This may look like a collection of colourful contact lenses and in some respects there are some similarities: these are the filters through which the ExoMars rover – Rosalind Franklin – will view Mars in visible and near infrared wavelengths.
They are pictured here in their individual transport cases, before they were installed in the filter wheels of the Panoramic Camera, PanCam, which comprises two wide-angle cameras and a high-resolution camera. The wide-angle cameras are mounted at each end of the PanCam unit and form a stereo pair. Each camera has a filter wheel with 11 positions. Red, green and blue broadband imaging filters for colour stereo imaging are common to both left and right cameras; the remaining eight are different between left and right to provide the range of filters needed for geological and solar imaging. The geology filters have been specifically selected to identify water-rich minerals and clays on Mars.
PanCam also hosts a high-resolution colour camera and, sitting on a mast 2 m above the martian surface, will be fundamental in the day-to-day scientific operations of the rover, its images essential to assist with scientific decisions on where to drive to next, and where to target its drill. The rover will be the first with the capability to drill 2 m below the surface to retrieve samples for analysis in its onboard laboratory, seeking signs of life past or present. Combined with observations with its spectrometers, close-up imager, sub-surface sounding radar and neutron detector, the ExoMars rover has a powerful payload to explore the surface and subsurface of Mars.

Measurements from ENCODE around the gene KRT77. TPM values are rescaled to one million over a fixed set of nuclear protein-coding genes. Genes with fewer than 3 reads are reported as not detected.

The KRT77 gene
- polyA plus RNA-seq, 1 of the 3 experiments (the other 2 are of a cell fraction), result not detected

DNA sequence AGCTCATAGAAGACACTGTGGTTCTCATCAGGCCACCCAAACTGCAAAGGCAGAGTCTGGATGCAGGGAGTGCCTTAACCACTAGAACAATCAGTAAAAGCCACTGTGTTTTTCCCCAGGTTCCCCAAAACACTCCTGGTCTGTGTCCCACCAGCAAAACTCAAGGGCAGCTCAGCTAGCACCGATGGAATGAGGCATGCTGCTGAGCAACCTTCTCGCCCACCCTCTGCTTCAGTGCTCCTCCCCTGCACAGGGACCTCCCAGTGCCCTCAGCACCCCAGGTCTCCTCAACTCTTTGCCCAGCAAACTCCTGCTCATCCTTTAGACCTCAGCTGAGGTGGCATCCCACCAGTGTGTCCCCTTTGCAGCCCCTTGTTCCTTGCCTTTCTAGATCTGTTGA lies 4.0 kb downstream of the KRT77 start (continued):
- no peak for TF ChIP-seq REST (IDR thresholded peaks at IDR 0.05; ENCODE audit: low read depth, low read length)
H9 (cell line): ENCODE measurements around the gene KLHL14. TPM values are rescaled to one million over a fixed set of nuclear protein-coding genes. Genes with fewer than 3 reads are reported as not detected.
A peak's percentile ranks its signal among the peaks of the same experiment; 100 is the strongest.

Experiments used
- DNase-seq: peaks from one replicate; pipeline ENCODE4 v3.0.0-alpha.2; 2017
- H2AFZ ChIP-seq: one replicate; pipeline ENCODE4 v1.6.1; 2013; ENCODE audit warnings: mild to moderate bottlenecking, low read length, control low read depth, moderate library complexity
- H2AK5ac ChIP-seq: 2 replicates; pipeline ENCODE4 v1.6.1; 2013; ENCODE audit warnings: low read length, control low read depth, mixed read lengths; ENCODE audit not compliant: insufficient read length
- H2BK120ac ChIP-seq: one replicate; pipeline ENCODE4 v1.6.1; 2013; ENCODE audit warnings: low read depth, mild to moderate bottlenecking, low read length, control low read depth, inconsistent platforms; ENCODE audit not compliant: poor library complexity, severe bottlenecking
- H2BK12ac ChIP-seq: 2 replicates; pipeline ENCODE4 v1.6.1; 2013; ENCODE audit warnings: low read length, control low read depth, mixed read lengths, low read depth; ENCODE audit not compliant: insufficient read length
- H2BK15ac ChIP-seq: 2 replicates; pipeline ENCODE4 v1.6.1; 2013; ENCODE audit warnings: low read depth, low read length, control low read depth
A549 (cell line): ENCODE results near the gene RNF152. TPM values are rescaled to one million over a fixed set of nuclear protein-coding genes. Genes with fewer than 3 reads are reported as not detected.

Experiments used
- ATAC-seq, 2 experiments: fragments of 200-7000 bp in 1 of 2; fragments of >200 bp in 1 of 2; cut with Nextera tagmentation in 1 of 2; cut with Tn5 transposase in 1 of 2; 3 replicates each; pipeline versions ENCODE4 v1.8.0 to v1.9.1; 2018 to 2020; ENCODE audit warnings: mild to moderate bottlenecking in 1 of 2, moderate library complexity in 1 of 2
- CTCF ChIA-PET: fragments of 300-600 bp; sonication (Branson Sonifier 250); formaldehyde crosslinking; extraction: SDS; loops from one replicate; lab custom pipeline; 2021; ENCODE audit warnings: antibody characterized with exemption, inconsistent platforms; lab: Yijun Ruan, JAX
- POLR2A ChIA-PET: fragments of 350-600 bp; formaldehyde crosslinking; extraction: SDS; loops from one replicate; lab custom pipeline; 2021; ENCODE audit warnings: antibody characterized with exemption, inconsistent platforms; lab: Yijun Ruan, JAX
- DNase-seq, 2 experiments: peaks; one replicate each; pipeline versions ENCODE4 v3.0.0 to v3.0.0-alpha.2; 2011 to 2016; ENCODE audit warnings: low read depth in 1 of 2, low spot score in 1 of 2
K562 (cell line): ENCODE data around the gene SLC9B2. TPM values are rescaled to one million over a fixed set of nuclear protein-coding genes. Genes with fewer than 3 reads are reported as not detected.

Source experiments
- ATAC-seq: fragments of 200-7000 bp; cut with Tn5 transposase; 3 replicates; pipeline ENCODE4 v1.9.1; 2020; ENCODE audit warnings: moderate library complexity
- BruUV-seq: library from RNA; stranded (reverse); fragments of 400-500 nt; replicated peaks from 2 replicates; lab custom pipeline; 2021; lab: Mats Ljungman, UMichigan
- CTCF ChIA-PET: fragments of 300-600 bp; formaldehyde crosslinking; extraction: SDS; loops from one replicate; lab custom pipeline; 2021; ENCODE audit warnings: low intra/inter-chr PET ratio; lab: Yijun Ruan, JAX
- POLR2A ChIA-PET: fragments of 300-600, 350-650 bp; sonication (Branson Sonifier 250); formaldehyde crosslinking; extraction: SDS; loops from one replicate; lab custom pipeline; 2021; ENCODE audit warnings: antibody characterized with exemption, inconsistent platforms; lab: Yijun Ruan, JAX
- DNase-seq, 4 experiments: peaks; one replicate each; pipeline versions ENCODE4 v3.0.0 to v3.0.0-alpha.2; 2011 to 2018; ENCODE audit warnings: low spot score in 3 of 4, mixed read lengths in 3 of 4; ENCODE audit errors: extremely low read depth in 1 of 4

The filters of the wide-angle camera shown here were integrated into their filter wheels in 2018 and completed calibration testing on 11 May 2019. Just last week the entire PanCam instrument was shipped from University College London’s Mullard Space Science Laboratory and delivered to Airbus, Stevenage, in the UK, where it will soon be built into the rover, giving Rosalind Franklin rover her science eyes.
ESA has demonstrated expertise in studying Mars from orbit, now we are looking to secure a safe landing, to rove across the surface and to drill underground to search for evidence of life. Our orbiters are already in place to provide data relay services for surface missions. The next logical step is to bring samples back to Earth, to provide access to Mars for scientists globally, and to better prepare for future human exploration of the Red Planet. This week we’re highlighting ESA’s contribution to Mars exploration as we ramp up to the launch of our second ExoMars mission, and look beyond to completing a Mars Sample Return mission. Join the conversation online with the hashtag #ExploreFarther